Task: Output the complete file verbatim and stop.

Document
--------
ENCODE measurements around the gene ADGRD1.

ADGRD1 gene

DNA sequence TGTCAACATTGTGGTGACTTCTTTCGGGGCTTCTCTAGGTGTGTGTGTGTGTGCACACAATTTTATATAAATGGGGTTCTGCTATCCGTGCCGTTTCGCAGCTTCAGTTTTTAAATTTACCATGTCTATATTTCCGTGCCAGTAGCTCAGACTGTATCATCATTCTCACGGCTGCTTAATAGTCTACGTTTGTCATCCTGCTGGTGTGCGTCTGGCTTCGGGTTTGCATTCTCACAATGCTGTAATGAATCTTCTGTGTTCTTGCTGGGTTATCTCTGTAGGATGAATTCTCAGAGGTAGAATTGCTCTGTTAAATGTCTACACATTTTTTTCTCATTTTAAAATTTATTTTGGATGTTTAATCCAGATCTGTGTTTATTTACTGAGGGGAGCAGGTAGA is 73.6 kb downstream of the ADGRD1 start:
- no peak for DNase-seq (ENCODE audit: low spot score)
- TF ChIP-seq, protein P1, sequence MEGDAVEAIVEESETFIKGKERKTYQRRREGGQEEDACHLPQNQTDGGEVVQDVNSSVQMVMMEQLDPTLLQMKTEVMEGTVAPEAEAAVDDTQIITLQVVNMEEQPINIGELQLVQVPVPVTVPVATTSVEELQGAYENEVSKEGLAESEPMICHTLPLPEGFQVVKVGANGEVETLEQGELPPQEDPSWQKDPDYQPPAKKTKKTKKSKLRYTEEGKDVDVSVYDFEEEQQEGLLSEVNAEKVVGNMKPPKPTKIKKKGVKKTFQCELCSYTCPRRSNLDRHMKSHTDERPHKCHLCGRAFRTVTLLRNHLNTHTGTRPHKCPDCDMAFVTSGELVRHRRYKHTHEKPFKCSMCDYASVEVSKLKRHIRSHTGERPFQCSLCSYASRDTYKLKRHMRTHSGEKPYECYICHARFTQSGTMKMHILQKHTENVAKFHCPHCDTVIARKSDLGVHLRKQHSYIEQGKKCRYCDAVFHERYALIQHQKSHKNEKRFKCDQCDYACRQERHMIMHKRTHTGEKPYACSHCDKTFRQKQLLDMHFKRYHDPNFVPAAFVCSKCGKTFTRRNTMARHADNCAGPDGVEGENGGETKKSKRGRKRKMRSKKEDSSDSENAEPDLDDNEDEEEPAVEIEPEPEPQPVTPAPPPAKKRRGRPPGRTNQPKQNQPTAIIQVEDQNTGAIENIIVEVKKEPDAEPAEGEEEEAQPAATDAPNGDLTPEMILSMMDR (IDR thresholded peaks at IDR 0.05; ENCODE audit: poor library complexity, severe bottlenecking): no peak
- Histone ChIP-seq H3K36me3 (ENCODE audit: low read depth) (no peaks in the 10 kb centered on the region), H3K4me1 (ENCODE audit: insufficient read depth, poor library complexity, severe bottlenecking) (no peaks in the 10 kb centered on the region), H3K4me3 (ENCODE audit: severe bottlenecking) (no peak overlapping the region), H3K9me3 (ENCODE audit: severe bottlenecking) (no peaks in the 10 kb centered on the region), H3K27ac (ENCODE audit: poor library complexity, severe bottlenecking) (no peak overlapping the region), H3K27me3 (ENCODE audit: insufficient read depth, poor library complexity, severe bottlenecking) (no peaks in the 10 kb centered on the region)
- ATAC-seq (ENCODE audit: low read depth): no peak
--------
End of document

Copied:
ENCODE measurements around the gene ADGRD1.

ADGRD1 gene

DNA sequence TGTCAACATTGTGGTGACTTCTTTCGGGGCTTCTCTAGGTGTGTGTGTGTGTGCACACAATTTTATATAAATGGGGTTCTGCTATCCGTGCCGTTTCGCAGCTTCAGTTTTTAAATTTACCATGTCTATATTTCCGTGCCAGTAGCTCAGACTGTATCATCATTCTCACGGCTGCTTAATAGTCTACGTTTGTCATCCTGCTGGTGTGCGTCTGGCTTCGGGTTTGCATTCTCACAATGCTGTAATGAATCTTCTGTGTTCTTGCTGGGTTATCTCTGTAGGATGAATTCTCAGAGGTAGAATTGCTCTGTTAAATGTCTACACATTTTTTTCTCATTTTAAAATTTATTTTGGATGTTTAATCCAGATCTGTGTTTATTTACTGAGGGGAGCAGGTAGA is 73.6 kb downstream of the ADGRD1 start:
- no peak for DNase-seq (ENCODE audit: low spot score)
- TF ChIP-seq, protein P1, sequence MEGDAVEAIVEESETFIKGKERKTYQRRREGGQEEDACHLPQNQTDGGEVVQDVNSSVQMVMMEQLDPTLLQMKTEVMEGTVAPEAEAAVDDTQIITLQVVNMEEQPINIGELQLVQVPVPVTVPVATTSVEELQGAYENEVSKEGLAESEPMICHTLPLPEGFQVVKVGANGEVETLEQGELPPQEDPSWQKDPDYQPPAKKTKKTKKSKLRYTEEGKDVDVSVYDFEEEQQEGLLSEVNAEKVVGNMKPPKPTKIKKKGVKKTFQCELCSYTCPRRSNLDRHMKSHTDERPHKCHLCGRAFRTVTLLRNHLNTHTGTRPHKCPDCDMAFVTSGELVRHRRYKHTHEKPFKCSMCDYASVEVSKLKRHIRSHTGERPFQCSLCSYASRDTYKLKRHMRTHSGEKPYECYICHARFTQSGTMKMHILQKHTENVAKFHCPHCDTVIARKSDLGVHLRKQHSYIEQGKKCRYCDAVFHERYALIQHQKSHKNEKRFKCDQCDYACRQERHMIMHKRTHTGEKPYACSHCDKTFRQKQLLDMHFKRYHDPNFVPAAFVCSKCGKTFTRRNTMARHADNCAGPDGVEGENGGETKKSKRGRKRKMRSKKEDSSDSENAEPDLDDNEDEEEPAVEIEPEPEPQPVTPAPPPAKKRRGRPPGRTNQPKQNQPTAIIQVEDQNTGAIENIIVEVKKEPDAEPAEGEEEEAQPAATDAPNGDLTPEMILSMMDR (IDR thresholded peaks at IDR 0.05; ENCODE audit: poor library complexity, severe bottlenecking): no peak
- Histone ChIP-seq H3K36me3 (ENCODE audit: low read depth) (no peaks in the 10 kb centered on the region), H3K4me1 (ENCODE audit: insufficient read depth, poor library complexity, severe bottlenecking) (no peaks in the 10 kb centered on the region), H3K4me3 (ENCODE audit: severe bottlenecking) (no peak overlapping the region), H3K9me3 (ENCODE audit: severe bottlenecking) (no peaks in the 10 kb centered on the region), H3K27ac (ENCODE audit: poor library complexity, severe bottlenecking) (no peak overlapping the region), H3K27me3 (ENCODE audit: insufficient read depth, poor library complexity, severe bottlenecking) (no peaks in the 10 kb centered on the region)
- ATAC-seq (ENCODE audit: low read depth): no peak